Find the Ideal Welding Trade Program Woodstock GA
Selecting the best welder school will undoubtedly be the most critical decision you will make to start your new career. As we have discussed in this article, there are many factors that you will need to evaluate and compare among the schools you are considering. It’s a necessity that any welder training program that you are reviewing includes a good deal of hands-on training. Classes should be smaller in size and every student should have their own welding machine to train on. Classroom education needs to offer a real-world perspective, and the curriculum should be current and conform with industry standards. Courses vary in duration and the kind of credential provided, so you will need to ascertain what length of program and degree or certificate will best fulfill your needs. Every program offers different options for certification as well. Perhaps the best approach to research your short list of schools is to check out each campus and speak with the students and faculty. Invest some time to sit in on some classes. Inspect the campus and facilities. Make sure that you are confident that the program you choose is the best one for you. With the proper training, hard work and dedication, the end result will be a new occupation as a professional welder in Woodstock GA.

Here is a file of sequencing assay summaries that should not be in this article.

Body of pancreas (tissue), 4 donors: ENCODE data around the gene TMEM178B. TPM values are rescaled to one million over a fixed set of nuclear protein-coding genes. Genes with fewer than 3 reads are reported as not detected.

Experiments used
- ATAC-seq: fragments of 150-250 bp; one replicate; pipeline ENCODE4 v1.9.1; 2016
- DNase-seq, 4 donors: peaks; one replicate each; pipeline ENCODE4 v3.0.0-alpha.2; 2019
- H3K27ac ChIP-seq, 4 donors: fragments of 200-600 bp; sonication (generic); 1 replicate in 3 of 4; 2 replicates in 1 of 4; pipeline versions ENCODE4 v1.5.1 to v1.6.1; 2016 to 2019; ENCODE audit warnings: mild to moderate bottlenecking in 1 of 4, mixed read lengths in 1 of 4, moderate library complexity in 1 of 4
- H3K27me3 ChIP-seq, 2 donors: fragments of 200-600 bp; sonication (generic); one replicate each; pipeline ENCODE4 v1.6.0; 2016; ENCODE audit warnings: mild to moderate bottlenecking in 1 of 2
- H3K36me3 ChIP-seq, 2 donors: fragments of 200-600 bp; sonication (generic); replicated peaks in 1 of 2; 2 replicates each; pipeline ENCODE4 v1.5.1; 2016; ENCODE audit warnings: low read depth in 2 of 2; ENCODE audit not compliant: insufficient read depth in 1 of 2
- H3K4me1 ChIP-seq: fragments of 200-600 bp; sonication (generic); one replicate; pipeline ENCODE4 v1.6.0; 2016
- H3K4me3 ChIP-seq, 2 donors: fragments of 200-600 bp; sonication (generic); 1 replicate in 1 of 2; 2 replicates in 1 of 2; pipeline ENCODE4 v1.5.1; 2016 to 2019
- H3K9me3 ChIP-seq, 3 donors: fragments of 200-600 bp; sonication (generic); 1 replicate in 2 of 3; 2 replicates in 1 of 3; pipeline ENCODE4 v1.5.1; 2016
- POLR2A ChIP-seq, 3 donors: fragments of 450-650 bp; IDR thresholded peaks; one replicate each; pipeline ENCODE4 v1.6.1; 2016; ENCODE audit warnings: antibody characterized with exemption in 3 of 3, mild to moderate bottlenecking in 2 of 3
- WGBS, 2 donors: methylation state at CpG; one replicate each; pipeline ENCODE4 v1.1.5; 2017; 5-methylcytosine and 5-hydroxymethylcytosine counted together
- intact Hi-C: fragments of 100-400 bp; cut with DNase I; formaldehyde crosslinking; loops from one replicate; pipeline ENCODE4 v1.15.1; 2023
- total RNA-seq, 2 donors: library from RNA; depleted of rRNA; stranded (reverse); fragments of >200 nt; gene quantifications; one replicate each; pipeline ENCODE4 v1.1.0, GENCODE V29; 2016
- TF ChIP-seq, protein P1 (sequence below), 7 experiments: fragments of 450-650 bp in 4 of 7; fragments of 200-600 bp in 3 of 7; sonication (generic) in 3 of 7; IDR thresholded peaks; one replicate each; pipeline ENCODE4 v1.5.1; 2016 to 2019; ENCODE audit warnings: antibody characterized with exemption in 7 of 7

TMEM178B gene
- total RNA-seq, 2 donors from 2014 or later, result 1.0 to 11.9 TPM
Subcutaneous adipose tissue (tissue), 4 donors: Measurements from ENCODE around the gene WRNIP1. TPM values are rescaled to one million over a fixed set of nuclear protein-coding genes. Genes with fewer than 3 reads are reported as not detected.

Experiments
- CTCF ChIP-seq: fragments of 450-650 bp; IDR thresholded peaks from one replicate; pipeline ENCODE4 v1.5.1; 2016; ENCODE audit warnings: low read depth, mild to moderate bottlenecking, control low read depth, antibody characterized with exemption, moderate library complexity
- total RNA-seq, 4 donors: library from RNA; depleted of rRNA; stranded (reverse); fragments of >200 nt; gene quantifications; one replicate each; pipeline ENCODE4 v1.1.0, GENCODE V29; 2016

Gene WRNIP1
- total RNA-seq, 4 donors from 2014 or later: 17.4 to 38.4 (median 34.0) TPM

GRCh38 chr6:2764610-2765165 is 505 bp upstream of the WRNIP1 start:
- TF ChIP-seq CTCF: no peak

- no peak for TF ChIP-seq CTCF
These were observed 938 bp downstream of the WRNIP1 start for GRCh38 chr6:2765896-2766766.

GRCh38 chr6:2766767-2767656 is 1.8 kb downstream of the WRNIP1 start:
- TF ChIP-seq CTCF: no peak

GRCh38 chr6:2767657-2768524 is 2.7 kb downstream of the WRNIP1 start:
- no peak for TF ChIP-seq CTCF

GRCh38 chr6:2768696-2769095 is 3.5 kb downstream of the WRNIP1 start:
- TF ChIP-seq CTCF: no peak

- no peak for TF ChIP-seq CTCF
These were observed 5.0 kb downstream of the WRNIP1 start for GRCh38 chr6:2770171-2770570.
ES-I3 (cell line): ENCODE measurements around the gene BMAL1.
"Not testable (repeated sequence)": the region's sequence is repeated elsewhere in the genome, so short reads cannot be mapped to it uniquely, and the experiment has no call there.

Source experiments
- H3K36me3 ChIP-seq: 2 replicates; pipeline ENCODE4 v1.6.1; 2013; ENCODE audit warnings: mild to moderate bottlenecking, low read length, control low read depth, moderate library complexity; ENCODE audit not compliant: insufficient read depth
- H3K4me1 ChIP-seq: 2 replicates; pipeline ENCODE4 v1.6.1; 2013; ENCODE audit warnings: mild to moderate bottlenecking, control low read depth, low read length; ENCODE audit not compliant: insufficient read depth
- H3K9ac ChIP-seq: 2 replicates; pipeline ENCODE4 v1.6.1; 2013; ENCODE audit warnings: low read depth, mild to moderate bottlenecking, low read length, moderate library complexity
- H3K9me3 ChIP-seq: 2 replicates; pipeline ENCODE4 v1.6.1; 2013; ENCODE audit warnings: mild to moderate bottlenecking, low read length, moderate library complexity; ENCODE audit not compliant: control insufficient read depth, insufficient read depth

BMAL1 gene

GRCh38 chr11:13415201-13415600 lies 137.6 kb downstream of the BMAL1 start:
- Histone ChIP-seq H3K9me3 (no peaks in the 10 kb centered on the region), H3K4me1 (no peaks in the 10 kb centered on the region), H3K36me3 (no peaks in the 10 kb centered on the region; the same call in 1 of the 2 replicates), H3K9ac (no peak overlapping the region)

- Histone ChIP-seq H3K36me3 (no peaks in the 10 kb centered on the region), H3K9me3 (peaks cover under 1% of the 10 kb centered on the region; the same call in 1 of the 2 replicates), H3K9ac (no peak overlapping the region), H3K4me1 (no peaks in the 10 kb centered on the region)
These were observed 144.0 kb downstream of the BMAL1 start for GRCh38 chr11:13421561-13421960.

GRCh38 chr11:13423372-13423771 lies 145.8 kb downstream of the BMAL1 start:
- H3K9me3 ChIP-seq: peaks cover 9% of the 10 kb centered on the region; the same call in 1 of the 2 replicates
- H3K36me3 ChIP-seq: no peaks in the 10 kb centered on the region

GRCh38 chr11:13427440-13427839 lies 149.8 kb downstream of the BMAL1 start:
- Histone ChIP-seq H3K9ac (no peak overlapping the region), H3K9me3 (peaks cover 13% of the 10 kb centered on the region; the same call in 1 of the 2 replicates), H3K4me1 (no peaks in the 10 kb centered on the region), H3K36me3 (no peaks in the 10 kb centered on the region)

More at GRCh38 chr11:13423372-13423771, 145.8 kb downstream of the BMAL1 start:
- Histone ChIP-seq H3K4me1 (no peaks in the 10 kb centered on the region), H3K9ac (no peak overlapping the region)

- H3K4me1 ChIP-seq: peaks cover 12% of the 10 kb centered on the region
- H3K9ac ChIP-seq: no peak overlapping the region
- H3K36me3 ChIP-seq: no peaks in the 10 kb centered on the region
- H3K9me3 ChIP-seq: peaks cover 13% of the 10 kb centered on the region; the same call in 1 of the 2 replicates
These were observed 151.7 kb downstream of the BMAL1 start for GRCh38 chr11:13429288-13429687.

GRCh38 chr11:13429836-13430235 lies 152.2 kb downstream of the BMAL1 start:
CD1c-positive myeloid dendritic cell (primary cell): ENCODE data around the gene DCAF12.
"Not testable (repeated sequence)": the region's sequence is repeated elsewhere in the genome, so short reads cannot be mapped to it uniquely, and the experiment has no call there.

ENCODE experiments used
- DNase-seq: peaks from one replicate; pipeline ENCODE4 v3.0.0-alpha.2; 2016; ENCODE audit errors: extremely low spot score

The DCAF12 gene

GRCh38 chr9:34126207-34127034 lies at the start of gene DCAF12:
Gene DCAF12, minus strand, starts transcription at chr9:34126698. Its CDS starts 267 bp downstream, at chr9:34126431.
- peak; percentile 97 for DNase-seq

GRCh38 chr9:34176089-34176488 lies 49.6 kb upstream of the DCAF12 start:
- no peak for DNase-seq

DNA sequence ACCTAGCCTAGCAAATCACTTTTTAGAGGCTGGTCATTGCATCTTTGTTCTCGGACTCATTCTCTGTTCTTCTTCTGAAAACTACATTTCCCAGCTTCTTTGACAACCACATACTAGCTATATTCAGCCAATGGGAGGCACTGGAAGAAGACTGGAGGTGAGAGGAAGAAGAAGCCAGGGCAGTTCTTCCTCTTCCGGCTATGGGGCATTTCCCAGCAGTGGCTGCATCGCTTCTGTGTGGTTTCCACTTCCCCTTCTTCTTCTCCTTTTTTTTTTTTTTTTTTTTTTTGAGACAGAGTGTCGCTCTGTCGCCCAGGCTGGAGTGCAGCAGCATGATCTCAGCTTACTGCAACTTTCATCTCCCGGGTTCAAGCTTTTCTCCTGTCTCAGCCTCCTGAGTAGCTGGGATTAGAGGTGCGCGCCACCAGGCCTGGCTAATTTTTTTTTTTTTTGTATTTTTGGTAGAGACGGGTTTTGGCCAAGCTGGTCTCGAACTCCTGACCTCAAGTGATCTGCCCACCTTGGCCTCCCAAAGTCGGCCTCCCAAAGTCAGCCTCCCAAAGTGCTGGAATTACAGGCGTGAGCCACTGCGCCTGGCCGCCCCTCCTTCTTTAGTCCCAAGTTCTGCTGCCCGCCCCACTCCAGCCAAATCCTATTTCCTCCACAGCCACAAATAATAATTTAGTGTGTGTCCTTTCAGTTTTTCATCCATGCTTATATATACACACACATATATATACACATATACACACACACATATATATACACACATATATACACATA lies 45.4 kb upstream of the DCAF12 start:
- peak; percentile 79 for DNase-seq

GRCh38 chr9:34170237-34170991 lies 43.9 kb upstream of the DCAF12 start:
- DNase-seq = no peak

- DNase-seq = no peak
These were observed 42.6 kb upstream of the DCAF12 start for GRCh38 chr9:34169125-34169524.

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Mr. Ayers has been teaching Welding Technology for North Georgia Technical College since 1996 and currently also serves as the Department Chair for Industrial Technology and Transportation. Prior to joining the faculty at NGTC, he had 12 years of occupational experience.
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We’ve prepared a table with info about the top 15 welding certification schools in Georgia. You should know that each school from the list was approved by the American Welding Society’s SENSE Accreditation Program. Normally, to participate in a training program you need to have a high-school diploma or GED. But still, you should know that there are some schools that accept 11th-grade students.
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Welding Trade Schools in Georgia - Welder Training